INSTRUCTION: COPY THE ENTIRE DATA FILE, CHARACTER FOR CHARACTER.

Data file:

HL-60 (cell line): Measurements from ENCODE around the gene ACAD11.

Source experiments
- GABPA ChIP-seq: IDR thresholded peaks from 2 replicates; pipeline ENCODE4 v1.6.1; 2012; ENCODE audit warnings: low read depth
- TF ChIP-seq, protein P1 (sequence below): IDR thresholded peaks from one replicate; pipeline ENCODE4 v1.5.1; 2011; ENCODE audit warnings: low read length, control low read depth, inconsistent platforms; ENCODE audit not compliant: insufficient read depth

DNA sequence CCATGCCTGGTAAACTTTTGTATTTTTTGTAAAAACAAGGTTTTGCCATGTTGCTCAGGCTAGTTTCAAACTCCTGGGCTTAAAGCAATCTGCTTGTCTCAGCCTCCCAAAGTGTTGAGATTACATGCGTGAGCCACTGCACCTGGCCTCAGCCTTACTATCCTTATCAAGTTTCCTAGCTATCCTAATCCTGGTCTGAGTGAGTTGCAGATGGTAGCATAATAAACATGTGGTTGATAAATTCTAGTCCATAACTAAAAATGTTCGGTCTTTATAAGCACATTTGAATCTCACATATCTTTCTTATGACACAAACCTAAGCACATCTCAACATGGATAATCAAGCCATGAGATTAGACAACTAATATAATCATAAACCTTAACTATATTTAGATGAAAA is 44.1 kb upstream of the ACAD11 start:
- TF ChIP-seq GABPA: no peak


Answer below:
HL-60 (cell line): Measurements from ENCODE around the gene ACAD11.

Source experiments
- GABPA ChIP-seq: IDR thresholded peaks from 2 replicates; pipeline ENCODE4 v1.6.1; 2012; ENCODE audit warnings: low read depth
- TF ChIP-seq, protein P1 (sequence below): IDR thresholded peaks from one replicate; pipeline ENCODE4 v1.5.1; 2011; ENCODE audit warnings: low read length, control low read depth, inconsistent platforms; ENCODE audit not compliant: insufficient read depth

DNA sequence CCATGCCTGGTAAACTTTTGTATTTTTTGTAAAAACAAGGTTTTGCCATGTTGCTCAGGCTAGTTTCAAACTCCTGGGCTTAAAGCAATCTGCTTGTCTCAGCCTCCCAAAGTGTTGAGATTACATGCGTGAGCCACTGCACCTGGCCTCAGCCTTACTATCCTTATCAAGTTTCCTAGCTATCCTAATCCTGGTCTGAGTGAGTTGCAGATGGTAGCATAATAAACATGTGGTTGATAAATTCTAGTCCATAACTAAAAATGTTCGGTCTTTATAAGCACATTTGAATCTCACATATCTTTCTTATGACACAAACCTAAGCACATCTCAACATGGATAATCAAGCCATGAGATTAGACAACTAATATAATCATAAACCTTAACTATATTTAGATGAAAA is 44.1 kb upstream of the ACAD11 start:
- TF ChIP-seq GABPA: no peak